A risk stemming from the fact that, in spite of developing Android under an open source license, powerful patent holders such as Microsoft were able to squeeze out licensing fees from corporate Android users. The bizarre result being that Google, the main developer of Android, gives away its contributions to the operating system for free while its not-contributing competitor Microsoft charged hardware producer HTC $5 for any shipped Android (!) smartphone (see business insider). Read the rest of this entry »
As mentioned in my last post, this summer I am visiting the WZB to work on a paper about the digital public domain. Rifling through a huge pile of papers on the issue, I recently stumbled across Robert P. Merges’ 2004 essay “A New Dynamism in the Public Domain” (PDF) – and I really regret not having read this piece much earlier. He summarizes the main point of his paper as follows:
The simple point of this Essay is that these investments are invigorating the public domain with a new dynamism stemming from private action. These investments demonstrate that private action, and not just government policy, can augment the public domain. (p. 184)
Such private investments into the public domain, Merges argues, are inspired by the very expansions of intellectual property rights they seek to counteract: Read the rest of this entry »
Steven Johnson, 2010: Where Good Ideas Come From: The Natural History of Innovation. New York: Riverhead Books.
Steven Johnson is all about crossing borders. His books deal with a great variety of topics, ranging from London’s most terrifying cholera epidemic (“The Ghost Map“) to a praise of popular culture (“Everything Bad is Good for You“). And also in his most recent book, Steven Johnson crosses disciplinary and historical borders, when he, in his own words, “analyzed 300 of the most influential innovations in science, commerce and technology — from the discovery of vacuums to the vacuum tube to the vacuum cleaner”.
The list of reviews and summaries of the book availble online is endless, including a TED talk given by the author himself and a great video summary featured above. So I am not going to reproduce any of these but very selectively refer to one of the examples presented in the book that relates most to the issues discussed in this blog. This example is the web-based patent marketplace GreenXChange, where Nike publicly released more than 400 of its patents that involve environmentally friendly materials or technologies. Johnson discribes rationale and realization of the project as follows (p. 125):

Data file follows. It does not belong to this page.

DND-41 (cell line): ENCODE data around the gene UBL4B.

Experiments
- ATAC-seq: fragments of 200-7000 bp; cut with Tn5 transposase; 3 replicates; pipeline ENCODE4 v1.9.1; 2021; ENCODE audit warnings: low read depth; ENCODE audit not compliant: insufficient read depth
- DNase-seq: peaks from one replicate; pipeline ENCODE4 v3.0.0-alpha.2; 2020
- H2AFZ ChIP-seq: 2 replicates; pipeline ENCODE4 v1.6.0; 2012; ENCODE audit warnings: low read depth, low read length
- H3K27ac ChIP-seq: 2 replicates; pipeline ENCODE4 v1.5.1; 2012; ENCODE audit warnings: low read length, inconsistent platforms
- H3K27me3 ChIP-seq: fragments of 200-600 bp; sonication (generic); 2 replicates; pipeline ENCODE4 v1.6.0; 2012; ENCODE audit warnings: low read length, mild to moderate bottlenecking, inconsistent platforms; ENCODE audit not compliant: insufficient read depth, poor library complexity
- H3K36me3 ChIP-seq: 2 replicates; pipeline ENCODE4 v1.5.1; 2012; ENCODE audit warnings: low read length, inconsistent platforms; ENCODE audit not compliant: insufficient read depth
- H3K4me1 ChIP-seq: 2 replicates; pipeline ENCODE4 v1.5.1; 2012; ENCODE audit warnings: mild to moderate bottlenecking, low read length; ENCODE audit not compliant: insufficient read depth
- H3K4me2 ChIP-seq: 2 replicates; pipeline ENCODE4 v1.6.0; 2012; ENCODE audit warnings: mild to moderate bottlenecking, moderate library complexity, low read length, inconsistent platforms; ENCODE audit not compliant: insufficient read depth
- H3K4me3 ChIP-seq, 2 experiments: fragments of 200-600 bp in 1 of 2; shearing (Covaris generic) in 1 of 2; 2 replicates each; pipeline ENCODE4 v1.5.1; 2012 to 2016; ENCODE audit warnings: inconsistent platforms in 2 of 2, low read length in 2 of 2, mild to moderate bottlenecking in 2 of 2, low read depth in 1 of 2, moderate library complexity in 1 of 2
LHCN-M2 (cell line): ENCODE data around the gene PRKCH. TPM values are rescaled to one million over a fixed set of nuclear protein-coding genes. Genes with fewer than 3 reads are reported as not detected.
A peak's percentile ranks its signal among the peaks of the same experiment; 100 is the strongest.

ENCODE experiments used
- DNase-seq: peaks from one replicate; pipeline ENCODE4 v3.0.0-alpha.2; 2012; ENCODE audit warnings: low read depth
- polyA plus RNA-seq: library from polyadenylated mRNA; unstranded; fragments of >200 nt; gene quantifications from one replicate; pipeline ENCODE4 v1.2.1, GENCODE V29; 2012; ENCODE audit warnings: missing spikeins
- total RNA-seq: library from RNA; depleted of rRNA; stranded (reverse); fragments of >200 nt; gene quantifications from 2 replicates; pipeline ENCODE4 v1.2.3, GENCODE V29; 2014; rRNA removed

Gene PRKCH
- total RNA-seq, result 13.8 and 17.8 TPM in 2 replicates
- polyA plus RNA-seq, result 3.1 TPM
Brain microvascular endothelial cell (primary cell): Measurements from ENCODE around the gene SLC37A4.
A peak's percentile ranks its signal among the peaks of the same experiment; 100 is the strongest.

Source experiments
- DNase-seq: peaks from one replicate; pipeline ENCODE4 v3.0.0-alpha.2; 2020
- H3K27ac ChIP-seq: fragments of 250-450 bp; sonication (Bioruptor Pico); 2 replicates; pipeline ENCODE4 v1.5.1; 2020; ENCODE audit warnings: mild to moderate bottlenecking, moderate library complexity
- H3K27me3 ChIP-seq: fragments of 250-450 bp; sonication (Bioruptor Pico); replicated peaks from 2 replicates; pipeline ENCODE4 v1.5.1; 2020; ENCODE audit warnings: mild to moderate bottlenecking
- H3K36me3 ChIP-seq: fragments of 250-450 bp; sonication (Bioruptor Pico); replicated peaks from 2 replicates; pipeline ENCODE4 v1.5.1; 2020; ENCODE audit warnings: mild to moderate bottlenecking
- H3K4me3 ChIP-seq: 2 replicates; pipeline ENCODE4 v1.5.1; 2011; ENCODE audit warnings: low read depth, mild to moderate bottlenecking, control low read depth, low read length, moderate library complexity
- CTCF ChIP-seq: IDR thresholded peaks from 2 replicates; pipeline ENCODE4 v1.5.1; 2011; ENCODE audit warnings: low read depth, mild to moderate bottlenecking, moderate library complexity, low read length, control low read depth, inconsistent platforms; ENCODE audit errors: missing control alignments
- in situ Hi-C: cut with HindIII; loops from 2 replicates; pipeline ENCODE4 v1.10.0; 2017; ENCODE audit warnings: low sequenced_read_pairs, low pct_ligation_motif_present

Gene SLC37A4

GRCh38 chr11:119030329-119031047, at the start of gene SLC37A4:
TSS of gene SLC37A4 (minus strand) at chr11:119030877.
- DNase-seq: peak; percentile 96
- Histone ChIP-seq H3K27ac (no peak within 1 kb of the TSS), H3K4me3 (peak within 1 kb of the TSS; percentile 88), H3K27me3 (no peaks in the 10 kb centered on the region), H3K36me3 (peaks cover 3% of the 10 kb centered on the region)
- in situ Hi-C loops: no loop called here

“By keeping its eco-friendly ideas behind a veil of secrecy, Nike was holding back – without any real commercial justification – ideas that might, in another context, contribute to a sustainable future. In collaboration with Creative Commons, Nike released its patents under a modified license permitting use in ‘non-competitive’ fields. (They also created a standardized, pre-negotiated contract for patents, thereby reducing the transaction costs of haggling over each patent license individually.)”
This is the first example, at least to my knowledge, where Creative Commons was active in standardizing licenses outside of the field of copyright regulation (see the respective announcement on its blog). Moreover, it demonstrates how similar problems and solutions in both so-called “hemispheres” of intellectual proporty – patents and copyright – might be after all. Hopefully, I will soon find the time to do some comparative studies on private regulation in both these fields.
In his recent article “Decoding Divergence in Software Regulation”* Thomas Eimer very convincingly demonstrates and explains differences in software patent regulation between the United States and the European Union. He basically distinguishes three “structural causes for the persisting divergence” (p. 276) – namely the US practice of patenting software versus the European reluctance of doing so: (1) incompatible underlying paradigms, (2) differentiated patterns of power structure, and (3) unsynchronized institutional arrangements.
Especially in dealing with the first cause, “paradigmatic cleavage”, Eimer argues rather broadly, embracing both patent and copyright law. And I completely agree, when he contrasts the strong “utilitarian” rationale of intellectual property rights in the US with European scepticism for such utilitarian reasoning. I am not so sure, however, that the partial rejection of utilitarian welfare assumptions automatically leads to a better balance between “public and private interests” in the field of intellectual property regulation in general, as implied by Eimer when he writes: “Opponents of strong intellectual property rights in Europe can refer to a long tradition of suspicion”. Read the rest of this entry »